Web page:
Difference between revisions of "Charles River Associates (2013)"
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|Charles River Associates (2013)|
|Title:||Assessing the Economic Impacts of Adapting Certain Limitations and Exceptions to Copyright and Related Rights in the EU|
|Author(s):||Charles River Associates|
|Citation:||Assessing the Economic Impacts of Adapting Certain Limitations and Exceptions to Copyright and Related Rights in the EU, Charles River Assoc., (2013), available at|
|Link(s):||Definitive , Open Access|
|Key Related Studies:|
|About the Data|
|Data Description:||Economic analysis of EU copyright exceptions in light of public policy.|
|Data Type:||Secondary data|
|Secondary Data Sources:|
|Data Collection Methods:|
|Data Analysis Methods:|
|Cross Country Study?:||Yes|
|Government or policy study?:|
|Time Period(s) of Collection:|
The objective of this report is to develop a framework for economic analysis of copyright exceptions from the public policy perspective. It aims to make the framework useful in particular in the assessment of the merits of current claims for changes to the scope of exceptions. These calls for changes have recently become louder in light of technology improvements. The improvements allow for new channels of distribution and for new uses of creative work. They also reduce the cost of copying and affect transactions costs. With these changes taking place, changes in the scope of exceptions may be required.
Main Results of the Study
- Exceptions are likely to be justified when transaction costs prevent mutually beneficial trade. In the extreme, this a case of missing markets. Some existing exceptions, like the citation exception, seem to be at least in part motivated by such considerations.
- In the view of technological advances, which allow for new modes of exploitation of creative works, calls for new exceptions have been made. Besides enabling new modes of exploitation and use of creative work, technological advances may also result in a reduction in transaction costs.
- Assuming that markets for creative works exist but that the rightholders possess market power – which may result in a deadweight loss and which could potentially be curbed by broader exceptions – it cannot be at present established on the basis of the economic theory alone whether exceptions should be narrowed or broadened in response to a reduction of the cost of making copies of creative works (brought about by technological advances). Furthermore, it cannot be established at present on the basis of theory alone whether exceptions should be broadened or narrowed down as a consequence of the expansion of the consumption possibilities of creative material (again brought about by technological advances). Nevertheless, there may be a case for exceptions in particular when they allow for the development of product qualities that a copyright owner could not produce herself due to transaction costs and technological constraints. Exceptions are also more likely justified in circumstances where hold-up problem risks introducing dynamic inefficiencies (in terms of suppressing incentives to invest).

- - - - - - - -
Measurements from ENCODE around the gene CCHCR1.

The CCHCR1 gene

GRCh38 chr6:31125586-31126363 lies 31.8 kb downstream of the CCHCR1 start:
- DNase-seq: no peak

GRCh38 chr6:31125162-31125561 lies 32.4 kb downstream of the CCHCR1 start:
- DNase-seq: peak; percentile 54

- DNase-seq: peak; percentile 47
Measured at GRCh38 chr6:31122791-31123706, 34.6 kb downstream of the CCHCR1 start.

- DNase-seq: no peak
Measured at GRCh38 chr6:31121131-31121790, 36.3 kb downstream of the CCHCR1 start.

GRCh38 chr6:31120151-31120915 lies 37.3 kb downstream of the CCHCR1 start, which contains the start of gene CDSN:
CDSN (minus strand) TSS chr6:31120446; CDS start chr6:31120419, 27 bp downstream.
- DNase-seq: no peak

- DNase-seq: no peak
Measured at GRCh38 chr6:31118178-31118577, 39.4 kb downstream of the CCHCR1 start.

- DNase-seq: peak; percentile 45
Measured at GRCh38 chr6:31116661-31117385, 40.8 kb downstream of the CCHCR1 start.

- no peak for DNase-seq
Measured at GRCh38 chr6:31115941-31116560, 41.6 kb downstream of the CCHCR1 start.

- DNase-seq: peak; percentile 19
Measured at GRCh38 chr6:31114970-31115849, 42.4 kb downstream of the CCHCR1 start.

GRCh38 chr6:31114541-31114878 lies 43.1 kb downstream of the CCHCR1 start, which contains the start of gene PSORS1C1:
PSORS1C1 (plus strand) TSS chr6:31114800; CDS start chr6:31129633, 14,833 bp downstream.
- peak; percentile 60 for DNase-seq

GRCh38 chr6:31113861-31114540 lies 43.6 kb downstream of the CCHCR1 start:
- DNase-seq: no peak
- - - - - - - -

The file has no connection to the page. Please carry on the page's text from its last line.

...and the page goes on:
- Externalities potentially introduce a case for exceptions. The implementation of certain exceptions meant to solve problems due to transaction costs or externalities may run into difficulty when the dissemination and efficient access to the work requires some effort on the part of the right’s owner. It is then worth asking whether some market mechanism, or an alternative intervention cannot overcome the problems associated with externalities.
Policy Implications as Stated By Author
- Technological advances have resulted in a reduction of the costs of authorized and unauthorized copying, a reduction of certain categories of transaction costs, and in opportunities for new uses of creative work. Against this backdrop, calls for new (broader) exceptions have been made; but suggestions that in fact fewer (narrower) exceptions are needed have been made as well. Copyright commentators, stakeholders with opposing interests, policy makers and academics have sometimes taken partial and diametrically opposing views in the debate.
- Absent clearly identified and persistent market inefficiencies, exceptions are not likely to be warranted from an economic perspective.
- Policy-makers should take a cautious approach when considering introducing new exceptions for such reasons: the market power of rightholders is limited by the inherent limitations in the scope (and length) of copyright protection and the availability of substitute creative work; and positive externalities may easily be exaggerated. Furthermore, with technological advances rightholders may increasingly be able to efficiently offer different, inferior versions of copyrighted work, obviating the rationale for the users to “self-produce” them. This means that the social loss due to market power, externalities, or productive inefficiencies, may not be as large as to justify the social costs of exceptions.
- Social costs of exceptions predominantly manifest themselves in the form of reduced incentives for creative work and in the form of reduced incentives of the rightholders and distributors to provide access to existing and new work efficiently. Moreover, exceptions may stall the development of future efficient markets which technological advances may soon enable. Clearly, besides the potential benefits, the policy maker will have to consider the likelihood and the economic significance of these costs in the assessment of new exceptions.